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To celebrate the International Day of Women and Girls in Science on February 11, we chatted to four women working in science in North Queensland.

We find out what drives and inspires them in their research, as well as what it takes to have a career in STEM. So, if you’ve got a young one eager to learn and explore the world we live in, show them that’s possible!

Dr Abbi Scott –Marine Biologist

What is your job?

I’m a marine biologist working on the Great Barrier Reef, in my role as a researcher at James Cook University, I work on monitoring and research in seagrass meadows and coral reefs.

How did you get here?

I studied marine biology at university, after this I worked on some citizen science and seagrass monitoring projects in England before deciding to do a PhD researching seagrass ecosystems. Since finishing my PhD I’ve continued researching and working on other seagrass and coral projects with the JCU TropWATER team.

What advice do you have for girls wanting to work in science?

Find what you are passionate about and go for it! There are so many inspiring women in science who you can follow on social media. Follow scientists in your field of interest, get informed and get as much experience as you can.

What inspires you?

Having the opportunity to find out more about our marine environment and doing research that can help to protect the environment for future generations.

What made you get into science?

I’ve always loved the ocean and started scuba diving when I was 14, from that point on I knew I wanted to work to help conserve the marine environment.

You can follow Abbi on Instagram @abbi.scott.science and Twitter @abbilscott

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Photo by Harriet Spark at Grumpy Turtle Creative www.grumpyturtlecreative.com


Dr Lizzy Joyce – Evolutionary Plant Biologist

What is your job?

I’m a botanist, and love everything to do with plants, but am most interested in plant evolution in northern Australia and Southeast Asia, and taxonomy – the science of discovering and naming new species. I’ve recently moved to Munich, Germany to continue my research at Ludwig Maximillian University.

How did you get here?

I’m a very curious person and have always loved the natural world and was drawn to botany and zoology so studied a Bachelor of Science at the University of Western Australia. Having a career in research has taken a lot of hard work, resilience, persistence, and collaboration with clever, good people.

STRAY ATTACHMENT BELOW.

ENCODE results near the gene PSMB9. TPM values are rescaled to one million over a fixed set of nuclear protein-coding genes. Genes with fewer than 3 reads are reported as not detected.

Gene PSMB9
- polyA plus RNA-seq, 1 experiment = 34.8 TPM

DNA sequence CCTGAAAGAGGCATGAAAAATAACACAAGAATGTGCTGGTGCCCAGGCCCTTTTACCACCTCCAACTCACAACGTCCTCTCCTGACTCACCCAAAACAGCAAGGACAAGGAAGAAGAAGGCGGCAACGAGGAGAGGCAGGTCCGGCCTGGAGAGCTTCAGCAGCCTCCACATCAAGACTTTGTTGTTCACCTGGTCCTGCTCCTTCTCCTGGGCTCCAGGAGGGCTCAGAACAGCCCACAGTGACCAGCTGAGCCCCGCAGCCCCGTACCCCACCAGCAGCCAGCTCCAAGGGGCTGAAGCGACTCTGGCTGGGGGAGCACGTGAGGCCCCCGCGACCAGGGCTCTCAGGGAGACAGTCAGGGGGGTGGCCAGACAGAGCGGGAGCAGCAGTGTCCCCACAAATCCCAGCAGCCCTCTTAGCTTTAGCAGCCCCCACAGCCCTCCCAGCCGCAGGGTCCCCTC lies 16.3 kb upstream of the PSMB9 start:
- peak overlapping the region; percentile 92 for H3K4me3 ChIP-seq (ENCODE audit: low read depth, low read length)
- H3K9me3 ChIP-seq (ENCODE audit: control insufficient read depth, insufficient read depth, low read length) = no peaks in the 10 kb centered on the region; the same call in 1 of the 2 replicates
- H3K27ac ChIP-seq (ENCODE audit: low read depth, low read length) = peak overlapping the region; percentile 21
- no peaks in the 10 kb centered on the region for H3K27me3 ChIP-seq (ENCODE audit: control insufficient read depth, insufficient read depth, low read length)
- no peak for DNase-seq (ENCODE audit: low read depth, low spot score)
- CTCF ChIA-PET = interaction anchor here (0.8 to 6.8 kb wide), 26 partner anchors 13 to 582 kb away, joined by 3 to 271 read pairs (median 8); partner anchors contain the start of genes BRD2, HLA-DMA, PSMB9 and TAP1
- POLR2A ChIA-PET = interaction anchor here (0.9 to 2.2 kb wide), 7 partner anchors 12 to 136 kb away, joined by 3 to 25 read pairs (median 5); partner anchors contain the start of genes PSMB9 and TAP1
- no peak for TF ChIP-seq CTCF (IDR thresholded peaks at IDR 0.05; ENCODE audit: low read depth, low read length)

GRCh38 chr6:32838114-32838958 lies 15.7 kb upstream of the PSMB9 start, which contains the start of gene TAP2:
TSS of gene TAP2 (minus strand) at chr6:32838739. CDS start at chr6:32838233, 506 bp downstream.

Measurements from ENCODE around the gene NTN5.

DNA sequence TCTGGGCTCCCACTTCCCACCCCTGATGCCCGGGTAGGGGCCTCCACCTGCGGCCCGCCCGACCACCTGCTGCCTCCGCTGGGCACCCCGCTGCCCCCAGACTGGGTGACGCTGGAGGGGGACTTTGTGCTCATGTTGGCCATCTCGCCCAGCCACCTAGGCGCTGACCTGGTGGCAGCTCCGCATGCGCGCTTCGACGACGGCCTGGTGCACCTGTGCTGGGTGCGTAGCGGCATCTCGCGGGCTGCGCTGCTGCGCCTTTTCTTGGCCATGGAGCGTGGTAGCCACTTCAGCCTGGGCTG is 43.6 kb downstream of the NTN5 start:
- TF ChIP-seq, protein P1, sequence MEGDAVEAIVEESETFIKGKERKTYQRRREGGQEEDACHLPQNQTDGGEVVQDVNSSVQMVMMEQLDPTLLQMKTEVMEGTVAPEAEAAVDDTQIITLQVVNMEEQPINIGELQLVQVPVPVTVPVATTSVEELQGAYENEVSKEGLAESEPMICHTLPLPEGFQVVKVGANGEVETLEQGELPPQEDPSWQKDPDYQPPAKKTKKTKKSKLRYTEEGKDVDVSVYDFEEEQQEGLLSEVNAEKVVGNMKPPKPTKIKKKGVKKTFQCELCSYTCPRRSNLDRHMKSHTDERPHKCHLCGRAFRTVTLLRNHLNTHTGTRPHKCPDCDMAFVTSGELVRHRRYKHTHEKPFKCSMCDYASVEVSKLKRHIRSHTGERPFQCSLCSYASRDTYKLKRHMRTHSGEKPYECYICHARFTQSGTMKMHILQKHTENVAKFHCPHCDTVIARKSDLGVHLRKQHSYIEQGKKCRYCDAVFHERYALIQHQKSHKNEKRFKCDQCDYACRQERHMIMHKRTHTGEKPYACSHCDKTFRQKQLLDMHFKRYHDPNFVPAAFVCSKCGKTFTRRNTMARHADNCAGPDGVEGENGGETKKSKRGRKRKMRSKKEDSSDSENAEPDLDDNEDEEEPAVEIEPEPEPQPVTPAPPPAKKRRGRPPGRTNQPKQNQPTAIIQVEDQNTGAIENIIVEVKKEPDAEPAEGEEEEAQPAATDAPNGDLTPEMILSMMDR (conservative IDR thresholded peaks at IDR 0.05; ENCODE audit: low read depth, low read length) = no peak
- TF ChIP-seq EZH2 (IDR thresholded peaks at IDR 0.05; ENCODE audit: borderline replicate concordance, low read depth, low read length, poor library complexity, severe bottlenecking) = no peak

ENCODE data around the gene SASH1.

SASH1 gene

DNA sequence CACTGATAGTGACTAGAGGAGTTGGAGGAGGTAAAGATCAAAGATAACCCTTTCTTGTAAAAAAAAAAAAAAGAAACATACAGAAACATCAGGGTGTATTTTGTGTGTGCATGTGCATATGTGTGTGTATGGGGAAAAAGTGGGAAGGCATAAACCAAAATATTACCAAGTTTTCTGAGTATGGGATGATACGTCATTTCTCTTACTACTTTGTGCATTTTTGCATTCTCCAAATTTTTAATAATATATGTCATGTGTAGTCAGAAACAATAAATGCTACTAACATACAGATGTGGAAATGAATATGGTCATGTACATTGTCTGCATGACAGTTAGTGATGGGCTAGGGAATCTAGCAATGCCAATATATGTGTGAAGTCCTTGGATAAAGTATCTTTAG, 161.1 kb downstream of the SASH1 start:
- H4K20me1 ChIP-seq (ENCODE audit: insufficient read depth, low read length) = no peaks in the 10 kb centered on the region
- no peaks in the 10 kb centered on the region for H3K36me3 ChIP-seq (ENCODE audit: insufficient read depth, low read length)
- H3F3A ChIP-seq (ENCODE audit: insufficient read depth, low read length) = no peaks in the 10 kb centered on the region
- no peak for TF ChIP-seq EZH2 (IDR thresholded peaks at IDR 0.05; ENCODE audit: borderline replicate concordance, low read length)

What advice do you have for girls wanting to work in science?

Don’t be intimidated. Absolutely awesome scientists of all genders do incredible work! There are some unique challenges faced by women in science, so do what any good scientist does and educate yourself. Let your curiosity and passion drive you, work with respect, humility and integrity and you can have the most fascinating and fulfilling career, no matter your gender.

What inspires you?

Every day I’m inspired by the natural world – how can you not be when living in Cairns!? There is always something to be discovered and learned. I am motivated by that desire to understand the world around me and how it came to be the way it is today.

What made you get into science?

My grandfather, who was a brilliant man and prize-winning carnivorous plant collector, and my mum, a kooky geologist that brought me up with that appreciation and fascination for the natural world.

You can follow Lizzy on Twitter @e_m_joyce

Dr Lizzy Joyce


Rachael Walshe – Human Geographer, PhD Candidate

What is your job?

My field is human geography, so I explore people in relation to the environment. I research how our society influences our food resilience, education, sense of place, and well-being. I often work with schools, learning about the effects gardens at schools and in communities have on us.

How did you get here?

I grew up in a super rural town in the middle of nowhere. We had to be self-sufficient -food production is deeply ingrained and a way of life for me. I studied sustainability and agriculture in undergraduate studies and began to focus on the role urban agriculture could play.

What advice do you have for girls wanting to work in science?

Be bold and ask questions. There’s no way I would be doing what I am if I hadn’t developed the confidence to always take up space and ask a question.

What inspires you?

The basic need for food for us all to live. No one deserves to be hungry, and I believe everyone should have the skills to own our food production.

What made you get into science?

It gives me a sense of purpose. I don’t really feel like sitting by and watching the world suffer when there’s something meaningful that I could do… gardening, thinking, and researching gives me a sense of purpose.

Rachael Walshe

For anyone curious and eager to learn more about STEM, check out these great resources!
www.scienceandtechnologyaustralia.org.au
www.stemwomen.org.au
www.thegist.edu.au